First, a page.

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Corn Morphology, Mass, and Grain Yield as Affected by Early-Season Red: Far-Red Light Environments


This article in CS

  1. Vol. 50 No. 1, p. 273-280
    Received: Oct 22, 2008

    * Corresponding author(s): destolte@wisc.edu
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  1. Melinda Y. Markham and
  2. David E. Stoltenberg *
  1. Dep. of Agronomy, Univ. of Wisconsin-Madison, 1575 Linden Dr., Madison, WI 53706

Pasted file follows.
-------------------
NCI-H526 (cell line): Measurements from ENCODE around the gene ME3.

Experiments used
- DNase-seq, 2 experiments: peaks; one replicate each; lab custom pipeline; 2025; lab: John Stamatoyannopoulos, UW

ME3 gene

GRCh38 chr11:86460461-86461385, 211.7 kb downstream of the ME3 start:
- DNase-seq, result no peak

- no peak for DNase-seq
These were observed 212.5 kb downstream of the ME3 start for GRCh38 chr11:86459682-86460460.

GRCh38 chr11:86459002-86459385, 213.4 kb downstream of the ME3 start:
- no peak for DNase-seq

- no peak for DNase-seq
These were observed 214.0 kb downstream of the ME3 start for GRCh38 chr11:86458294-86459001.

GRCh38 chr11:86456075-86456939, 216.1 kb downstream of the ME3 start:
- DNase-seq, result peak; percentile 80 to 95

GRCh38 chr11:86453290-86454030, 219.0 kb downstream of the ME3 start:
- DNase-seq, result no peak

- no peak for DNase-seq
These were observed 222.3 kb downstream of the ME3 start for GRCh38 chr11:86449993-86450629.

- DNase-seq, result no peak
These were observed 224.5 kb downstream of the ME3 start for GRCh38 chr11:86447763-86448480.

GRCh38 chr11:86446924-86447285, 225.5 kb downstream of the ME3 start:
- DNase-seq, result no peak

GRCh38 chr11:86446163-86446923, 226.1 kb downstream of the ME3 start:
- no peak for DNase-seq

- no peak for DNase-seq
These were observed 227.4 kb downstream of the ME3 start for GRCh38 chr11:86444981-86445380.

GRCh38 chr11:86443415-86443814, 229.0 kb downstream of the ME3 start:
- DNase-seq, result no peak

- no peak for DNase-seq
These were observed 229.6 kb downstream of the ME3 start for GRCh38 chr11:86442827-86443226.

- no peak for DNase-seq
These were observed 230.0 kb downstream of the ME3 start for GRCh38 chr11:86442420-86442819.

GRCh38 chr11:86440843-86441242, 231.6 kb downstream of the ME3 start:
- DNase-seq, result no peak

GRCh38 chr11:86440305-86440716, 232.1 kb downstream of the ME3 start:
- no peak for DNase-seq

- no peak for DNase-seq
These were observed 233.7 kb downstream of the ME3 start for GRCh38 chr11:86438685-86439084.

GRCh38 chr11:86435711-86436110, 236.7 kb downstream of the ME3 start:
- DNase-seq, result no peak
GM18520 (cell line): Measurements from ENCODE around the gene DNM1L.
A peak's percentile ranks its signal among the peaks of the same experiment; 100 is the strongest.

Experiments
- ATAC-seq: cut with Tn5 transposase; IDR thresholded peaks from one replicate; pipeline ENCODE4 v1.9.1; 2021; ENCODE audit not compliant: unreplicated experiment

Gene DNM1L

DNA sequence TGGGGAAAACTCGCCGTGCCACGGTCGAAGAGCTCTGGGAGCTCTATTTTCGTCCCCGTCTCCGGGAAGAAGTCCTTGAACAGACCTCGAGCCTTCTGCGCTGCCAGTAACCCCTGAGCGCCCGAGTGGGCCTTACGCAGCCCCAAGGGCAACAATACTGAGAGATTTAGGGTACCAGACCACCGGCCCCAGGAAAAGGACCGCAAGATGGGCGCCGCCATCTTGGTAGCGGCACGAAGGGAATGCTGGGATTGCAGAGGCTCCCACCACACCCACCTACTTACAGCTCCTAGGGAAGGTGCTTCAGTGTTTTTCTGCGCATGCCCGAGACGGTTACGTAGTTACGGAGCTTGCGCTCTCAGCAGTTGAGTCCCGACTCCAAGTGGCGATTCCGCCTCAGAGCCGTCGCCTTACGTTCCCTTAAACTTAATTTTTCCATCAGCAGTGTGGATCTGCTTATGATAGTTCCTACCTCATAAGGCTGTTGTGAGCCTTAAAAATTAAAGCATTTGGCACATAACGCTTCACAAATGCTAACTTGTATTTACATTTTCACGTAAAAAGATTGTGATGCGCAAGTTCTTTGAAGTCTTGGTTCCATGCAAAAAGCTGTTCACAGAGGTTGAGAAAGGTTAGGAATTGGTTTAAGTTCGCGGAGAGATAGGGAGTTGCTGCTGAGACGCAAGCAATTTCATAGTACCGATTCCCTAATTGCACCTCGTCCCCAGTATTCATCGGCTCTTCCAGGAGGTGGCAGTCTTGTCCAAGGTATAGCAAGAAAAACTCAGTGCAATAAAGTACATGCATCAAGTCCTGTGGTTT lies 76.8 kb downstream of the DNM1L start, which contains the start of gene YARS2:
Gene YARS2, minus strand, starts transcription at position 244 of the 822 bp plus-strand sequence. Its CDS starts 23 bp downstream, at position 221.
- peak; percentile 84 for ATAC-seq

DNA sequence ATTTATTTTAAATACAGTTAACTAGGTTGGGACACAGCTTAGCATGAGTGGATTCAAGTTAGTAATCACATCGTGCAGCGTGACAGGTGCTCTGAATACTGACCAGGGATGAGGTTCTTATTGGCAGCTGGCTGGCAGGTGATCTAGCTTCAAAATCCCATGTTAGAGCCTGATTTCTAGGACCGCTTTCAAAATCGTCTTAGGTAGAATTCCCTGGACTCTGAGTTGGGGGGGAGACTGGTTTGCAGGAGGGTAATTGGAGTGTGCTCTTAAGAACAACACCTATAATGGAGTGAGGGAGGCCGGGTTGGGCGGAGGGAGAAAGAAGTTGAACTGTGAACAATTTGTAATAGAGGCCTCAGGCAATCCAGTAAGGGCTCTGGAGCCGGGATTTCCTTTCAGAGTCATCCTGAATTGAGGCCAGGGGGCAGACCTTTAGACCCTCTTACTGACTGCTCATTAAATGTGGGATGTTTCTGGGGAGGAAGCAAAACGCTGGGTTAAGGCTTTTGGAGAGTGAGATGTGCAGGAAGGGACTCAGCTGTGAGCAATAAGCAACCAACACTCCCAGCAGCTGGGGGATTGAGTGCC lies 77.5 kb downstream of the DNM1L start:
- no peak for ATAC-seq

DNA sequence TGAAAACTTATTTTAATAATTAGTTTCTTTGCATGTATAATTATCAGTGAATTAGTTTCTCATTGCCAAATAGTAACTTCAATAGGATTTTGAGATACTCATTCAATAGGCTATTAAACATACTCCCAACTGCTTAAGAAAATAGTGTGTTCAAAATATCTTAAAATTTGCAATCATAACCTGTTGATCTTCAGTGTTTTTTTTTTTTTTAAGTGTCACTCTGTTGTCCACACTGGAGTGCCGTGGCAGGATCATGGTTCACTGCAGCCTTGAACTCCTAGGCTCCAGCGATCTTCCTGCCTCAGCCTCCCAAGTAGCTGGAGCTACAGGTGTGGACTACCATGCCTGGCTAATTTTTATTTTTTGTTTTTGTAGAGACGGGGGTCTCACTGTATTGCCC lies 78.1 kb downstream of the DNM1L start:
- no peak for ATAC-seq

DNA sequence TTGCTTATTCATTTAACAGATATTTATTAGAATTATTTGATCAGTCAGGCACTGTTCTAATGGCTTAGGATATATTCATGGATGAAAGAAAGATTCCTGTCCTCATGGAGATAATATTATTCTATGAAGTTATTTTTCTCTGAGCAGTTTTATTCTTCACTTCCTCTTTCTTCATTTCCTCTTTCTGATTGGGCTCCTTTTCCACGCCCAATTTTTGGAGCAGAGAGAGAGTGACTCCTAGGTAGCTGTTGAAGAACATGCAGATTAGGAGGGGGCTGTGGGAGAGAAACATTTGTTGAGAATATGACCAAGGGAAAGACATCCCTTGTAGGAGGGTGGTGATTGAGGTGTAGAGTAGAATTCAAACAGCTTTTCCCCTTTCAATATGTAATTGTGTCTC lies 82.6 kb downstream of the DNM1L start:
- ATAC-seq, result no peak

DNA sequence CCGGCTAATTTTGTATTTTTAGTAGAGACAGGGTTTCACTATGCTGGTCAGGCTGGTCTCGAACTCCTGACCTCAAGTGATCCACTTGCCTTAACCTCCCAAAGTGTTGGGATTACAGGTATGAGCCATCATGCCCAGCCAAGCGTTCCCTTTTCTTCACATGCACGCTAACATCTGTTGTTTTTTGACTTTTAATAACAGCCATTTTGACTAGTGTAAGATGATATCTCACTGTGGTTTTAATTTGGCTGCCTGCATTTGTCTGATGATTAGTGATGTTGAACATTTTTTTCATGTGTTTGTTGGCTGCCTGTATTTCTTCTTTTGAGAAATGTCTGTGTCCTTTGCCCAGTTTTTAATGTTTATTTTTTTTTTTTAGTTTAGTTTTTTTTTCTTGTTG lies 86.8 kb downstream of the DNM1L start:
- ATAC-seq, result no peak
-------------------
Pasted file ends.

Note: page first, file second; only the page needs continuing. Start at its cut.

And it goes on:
The spatial arrangement among plants affects both vegetative and reproductive meristem development. More axillary meristems develop at lower plant densities, which are associated with relatively high red:far-red light ratios (R:FRs; 645:735 nm). However, little is known about the effect of R:FR on corn (Zea mays L.) productivity. We conducted field research to determine the effect of early-season (VE–V7 corn) R:FR environments on corn morphology and productivity. Low, control, and high R:FR treatments were established by varying corn plant density (107,600, 53,800, and 3000 plants ha−1, respectively). At canopy closure (V7 corn), R:FR in the low, control, and high R:FR treatments was 0.23, 0.49, and 0.99, respectively. Each treatment was subsequently thinned to 3000 plants ha−1 to avoid confounding effects of R:FR treatments and shading among plants. Grain yield per plant in the high R:FR treatment was 1.5 and 2.0 times greater than in control and low R:FR treatments, respectively, across years. Greater yield in the high R:FR treatment was attributed to greater tiller grain yield. Soil moisture and nutrient availability were similar among R:FR treatments. These results indicate that early-season R:FR was an important factor affecting corn productivity. Greater understanding of the R:FR-dependent pathway that controls axillary meristem development may provide direction for increasing productivity of elite nonprolific corn genotypes.

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